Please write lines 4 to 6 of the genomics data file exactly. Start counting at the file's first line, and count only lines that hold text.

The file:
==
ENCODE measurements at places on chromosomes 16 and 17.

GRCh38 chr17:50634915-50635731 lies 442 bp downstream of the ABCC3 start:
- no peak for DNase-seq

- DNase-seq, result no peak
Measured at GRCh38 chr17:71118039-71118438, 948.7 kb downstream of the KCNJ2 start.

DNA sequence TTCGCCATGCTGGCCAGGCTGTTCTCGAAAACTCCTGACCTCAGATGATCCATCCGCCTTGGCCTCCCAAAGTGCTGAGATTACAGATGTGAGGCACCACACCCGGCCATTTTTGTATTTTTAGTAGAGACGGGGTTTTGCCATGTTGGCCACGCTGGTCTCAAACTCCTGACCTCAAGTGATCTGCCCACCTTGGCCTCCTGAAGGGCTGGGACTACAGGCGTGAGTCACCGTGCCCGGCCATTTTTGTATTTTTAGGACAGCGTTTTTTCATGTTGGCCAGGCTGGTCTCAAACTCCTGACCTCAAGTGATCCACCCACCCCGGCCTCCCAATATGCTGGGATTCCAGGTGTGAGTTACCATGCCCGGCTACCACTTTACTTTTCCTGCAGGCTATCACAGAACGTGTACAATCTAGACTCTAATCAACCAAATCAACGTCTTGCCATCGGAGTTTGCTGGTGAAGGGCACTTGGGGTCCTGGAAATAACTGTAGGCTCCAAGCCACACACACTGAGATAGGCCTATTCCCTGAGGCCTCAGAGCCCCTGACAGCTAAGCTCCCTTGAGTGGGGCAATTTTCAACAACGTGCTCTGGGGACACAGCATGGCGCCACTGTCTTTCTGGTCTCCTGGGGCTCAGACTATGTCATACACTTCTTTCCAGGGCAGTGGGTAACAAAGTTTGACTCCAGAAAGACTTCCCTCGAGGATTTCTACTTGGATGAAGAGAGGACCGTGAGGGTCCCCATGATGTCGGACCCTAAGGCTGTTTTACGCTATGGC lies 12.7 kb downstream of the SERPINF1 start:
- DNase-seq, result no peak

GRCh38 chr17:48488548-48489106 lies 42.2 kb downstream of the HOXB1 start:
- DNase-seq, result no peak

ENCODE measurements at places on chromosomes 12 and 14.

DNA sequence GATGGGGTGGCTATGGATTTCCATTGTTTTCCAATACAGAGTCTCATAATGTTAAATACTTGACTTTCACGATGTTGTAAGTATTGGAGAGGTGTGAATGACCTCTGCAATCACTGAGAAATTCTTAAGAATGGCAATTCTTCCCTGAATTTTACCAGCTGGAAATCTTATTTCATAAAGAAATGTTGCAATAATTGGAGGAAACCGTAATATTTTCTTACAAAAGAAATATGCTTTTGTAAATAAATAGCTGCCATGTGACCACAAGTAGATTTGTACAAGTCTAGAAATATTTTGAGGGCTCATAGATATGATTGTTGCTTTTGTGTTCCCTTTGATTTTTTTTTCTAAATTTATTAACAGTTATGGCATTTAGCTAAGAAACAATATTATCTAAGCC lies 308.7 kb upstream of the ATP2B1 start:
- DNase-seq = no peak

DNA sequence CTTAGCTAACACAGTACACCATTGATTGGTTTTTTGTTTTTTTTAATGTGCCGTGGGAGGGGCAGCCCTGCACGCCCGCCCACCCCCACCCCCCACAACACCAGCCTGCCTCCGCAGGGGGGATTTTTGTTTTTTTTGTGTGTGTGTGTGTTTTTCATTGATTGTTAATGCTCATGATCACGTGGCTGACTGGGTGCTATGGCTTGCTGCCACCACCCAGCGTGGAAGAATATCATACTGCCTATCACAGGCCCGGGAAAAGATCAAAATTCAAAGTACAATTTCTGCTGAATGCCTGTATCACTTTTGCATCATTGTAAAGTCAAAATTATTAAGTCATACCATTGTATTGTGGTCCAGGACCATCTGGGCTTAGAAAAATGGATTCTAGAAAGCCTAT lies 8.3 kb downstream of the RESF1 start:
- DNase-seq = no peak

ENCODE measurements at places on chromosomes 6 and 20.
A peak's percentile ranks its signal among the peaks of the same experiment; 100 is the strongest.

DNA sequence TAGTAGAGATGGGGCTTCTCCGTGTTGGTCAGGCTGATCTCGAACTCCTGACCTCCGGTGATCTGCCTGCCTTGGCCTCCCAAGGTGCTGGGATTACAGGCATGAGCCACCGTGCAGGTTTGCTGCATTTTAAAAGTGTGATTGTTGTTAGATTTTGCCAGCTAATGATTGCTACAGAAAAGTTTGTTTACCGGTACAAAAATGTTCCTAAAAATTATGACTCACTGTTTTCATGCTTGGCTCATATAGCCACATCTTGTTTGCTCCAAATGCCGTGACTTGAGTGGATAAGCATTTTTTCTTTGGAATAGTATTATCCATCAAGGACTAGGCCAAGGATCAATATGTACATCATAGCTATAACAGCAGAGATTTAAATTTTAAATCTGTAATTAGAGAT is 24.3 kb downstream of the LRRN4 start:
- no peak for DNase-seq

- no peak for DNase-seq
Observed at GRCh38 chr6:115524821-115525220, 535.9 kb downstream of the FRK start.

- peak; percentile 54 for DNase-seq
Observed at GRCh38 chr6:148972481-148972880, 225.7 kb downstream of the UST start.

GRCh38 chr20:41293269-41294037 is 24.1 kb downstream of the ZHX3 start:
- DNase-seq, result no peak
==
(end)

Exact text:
- DNase-seq, result no peak
Measured at GRCh38 chr17:71118039-71118438, 948.7 kb downstream of the KCNJ2 start.

DNA sequence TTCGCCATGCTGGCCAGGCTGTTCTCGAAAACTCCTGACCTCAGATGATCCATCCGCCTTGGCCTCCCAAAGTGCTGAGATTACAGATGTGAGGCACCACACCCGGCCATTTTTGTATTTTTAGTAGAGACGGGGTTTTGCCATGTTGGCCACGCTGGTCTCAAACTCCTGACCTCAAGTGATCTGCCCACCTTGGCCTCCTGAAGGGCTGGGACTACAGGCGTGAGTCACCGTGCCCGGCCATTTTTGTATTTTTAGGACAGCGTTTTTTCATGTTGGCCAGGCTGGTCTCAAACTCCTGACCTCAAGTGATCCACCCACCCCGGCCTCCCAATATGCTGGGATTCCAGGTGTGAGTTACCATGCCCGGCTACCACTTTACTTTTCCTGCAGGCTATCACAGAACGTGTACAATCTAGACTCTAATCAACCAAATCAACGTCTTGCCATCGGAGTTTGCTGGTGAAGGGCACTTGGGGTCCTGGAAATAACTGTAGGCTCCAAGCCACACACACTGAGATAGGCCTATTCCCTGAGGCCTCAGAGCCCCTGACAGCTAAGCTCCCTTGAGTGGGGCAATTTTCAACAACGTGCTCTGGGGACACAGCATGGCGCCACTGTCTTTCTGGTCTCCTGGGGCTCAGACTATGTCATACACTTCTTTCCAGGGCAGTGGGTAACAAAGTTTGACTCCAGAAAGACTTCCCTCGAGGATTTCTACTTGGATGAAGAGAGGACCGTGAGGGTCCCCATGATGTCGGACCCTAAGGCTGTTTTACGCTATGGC lies 12.7 kb downstream of the SERPINF1 start: